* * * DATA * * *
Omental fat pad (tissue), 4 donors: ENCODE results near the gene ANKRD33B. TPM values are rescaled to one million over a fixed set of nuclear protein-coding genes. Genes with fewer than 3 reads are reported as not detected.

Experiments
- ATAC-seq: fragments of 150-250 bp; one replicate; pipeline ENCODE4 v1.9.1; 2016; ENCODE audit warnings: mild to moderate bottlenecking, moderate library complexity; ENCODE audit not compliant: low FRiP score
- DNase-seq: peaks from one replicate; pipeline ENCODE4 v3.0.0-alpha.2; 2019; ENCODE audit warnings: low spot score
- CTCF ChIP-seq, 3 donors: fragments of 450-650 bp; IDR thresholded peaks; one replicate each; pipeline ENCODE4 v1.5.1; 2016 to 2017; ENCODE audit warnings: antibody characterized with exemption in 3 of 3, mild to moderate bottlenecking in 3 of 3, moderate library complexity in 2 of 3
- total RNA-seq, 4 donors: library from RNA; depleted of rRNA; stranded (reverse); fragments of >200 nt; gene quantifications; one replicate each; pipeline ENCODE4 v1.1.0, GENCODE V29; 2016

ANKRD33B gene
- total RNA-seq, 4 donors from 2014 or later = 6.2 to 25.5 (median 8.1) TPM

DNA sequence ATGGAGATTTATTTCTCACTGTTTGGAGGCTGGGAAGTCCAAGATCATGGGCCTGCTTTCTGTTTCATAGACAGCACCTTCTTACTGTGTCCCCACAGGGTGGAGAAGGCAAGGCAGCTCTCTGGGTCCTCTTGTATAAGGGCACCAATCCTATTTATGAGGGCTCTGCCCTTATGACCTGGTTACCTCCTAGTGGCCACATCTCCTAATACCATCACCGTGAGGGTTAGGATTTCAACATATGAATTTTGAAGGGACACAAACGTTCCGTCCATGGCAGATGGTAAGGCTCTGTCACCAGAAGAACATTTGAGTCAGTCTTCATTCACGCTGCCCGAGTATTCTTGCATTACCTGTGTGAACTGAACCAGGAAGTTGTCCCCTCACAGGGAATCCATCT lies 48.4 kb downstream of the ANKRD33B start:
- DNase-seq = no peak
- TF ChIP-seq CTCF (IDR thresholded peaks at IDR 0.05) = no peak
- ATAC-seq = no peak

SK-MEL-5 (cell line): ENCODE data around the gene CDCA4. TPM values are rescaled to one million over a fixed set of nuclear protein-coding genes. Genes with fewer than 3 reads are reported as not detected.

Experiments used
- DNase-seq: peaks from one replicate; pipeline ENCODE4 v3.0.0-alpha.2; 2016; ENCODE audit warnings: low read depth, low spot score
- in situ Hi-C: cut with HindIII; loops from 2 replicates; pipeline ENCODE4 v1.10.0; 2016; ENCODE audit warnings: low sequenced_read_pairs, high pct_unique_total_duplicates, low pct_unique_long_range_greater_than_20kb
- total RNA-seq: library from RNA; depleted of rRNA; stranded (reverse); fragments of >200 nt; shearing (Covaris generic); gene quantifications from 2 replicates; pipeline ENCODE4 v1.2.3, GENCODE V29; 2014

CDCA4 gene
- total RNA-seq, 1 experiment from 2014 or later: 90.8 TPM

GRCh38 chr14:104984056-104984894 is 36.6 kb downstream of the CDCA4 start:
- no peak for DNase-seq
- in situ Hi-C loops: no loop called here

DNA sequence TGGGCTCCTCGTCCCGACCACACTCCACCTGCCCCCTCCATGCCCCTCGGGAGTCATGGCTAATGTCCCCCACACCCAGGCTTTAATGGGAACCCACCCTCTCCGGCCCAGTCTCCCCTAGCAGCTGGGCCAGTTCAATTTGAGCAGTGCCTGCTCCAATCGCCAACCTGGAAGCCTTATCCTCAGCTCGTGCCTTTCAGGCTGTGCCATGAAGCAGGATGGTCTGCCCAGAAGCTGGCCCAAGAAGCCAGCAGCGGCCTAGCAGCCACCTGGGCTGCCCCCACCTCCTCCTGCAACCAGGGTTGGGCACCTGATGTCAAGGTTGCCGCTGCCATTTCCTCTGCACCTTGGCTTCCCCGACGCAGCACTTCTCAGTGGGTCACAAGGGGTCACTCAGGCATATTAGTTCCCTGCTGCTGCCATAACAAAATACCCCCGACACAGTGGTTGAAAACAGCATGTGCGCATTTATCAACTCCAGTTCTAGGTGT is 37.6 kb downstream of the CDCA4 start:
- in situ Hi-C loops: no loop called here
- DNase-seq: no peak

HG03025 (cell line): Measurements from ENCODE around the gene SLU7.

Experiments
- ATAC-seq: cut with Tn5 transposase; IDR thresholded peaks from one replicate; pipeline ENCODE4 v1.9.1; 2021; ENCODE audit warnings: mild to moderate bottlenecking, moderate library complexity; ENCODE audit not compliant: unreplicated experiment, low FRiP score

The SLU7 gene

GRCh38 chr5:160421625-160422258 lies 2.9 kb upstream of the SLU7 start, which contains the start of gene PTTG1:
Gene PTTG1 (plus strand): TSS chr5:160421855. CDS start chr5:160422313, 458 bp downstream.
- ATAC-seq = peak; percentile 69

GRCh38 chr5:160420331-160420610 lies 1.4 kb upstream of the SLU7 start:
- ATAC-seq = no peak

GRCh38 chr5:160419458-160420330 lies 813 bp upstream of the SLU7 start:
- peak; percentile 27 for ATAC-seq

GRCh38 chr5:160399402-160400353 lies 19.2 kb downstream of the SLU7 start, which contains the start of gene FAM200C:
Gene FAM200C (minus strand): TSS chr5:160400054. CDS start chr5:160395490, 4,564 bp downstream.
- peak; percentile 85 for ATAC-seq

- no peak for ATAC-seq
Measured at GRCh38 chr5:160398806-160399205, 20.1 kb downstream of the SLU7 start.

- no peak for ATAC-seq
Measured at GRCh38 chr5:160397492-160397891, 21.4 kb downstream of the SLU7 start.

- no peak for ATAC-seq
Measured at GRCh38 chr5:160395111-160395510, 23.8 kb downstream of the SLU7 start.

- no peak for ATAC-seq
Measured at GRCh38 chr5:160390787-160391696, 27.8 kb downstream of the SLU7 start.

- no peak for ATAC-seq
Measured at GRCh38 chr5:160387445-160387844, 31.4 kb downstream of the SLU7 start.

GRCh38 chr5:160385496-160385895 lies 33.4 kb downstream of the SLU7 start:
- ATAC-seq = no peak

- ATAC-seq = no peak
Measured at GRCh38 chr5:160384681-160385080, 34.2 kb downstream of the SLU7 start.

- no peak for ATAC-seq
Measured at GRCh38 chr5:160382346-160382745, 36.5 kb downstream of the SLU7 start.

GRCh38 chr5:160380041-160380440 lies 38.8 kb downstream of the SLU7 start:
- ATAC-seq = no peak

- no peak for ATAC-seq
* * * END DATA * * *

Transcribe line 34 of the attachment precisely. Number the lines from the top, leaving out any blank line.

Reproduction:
- ATAC-seq = no peak